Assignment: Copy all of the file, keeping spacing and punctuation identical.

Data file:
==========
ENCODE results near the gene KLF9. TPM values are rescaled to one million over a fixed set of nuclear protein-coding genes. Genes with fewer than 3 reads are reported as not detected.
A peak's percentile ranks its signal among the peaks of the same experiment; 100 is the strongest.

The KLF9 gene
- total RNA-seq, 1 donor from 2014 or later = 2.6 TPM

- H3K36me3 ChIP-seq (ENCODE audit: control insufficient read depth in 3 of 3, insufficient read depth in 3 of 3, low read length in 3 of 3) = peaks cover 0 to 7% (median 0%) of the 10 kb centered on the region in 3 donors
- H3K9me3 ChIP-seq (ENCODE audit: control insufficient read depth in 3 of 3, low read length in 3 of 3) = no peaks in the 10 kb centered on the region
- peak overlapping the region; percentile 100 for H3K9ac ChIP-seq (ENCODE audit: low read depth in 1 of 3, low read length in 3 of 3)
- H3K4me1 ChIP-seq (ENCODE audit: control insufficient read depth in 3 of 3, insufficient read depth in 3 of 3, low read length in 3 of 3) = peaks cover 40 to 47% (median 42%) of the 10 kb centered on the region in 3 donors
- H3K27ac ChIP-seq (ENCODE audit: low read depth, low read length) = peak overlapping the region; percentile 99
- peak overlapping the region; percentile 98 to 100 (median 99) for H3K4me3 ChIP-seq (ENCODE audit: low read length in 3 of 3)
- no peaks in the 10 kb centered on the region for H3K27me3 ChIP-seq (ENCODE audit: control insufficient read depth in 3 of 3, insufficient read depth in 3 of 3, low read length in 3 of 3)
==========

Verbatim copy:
ENCODE results near the gene KLF9. TPM values are rescaled to one million over a fixed set of nuclear protein-coding genes. Genes with fewer than 3 reads are reported as not detected.
A peak's percentile ranks its signal among the peaks of the same experiment; 100 is the strongest.

The KLF9 gene
- total RNA-seq, 1 donor from 2014 or later = 2.6 TPM

- H3K36me3 ChIP-seq (ENCODE audit: control insufficient read depth in 3 of 3, insufficient read depth in 3 of 3, low read length in 3 of 3) = peaks cover 0 to 7% (median 0%) of the 10 kb centered on the region in 3 donors
- H3K9me3 ChIP-seq (ENCODE audit: control insufficient read depth in 3 of 3, low read length in 3 of 3) = no peaks in the 10 kb centered on the region
- peak overlapping the region; percentile 100 for H3K9ac ChIP-seq (ENCODE audit: low read depth in 1 of 3, low read length in 3 of 3)
- H3K4me1 ChIP-seq (ENCODE audit: control insufficient read depth in 3 of 3, insufficient read depth in 3 of 3, low read length in 3 of 3) = peaks cover 40 to 47% (median 42%) of the 10 kb centered on the region in 3 donors
- H3K27ac ChIP-seq (ENCODE audit: low read depth, low read length) = peak overlapping the region; percentile 99
- peak overlapping the region; percentile 98 to 100 (median 99) for H3K4me3 ChIP-seq (ENCODE audit: low read length in 3 of 3)
- no peaks in the 10 kb centered on the region for H3K27me3 ChIP-seq (ENCODE audit: control insufficient read depth in 3 of 3, insufficient read depth in 3 of 3, low read length in 3 of 3)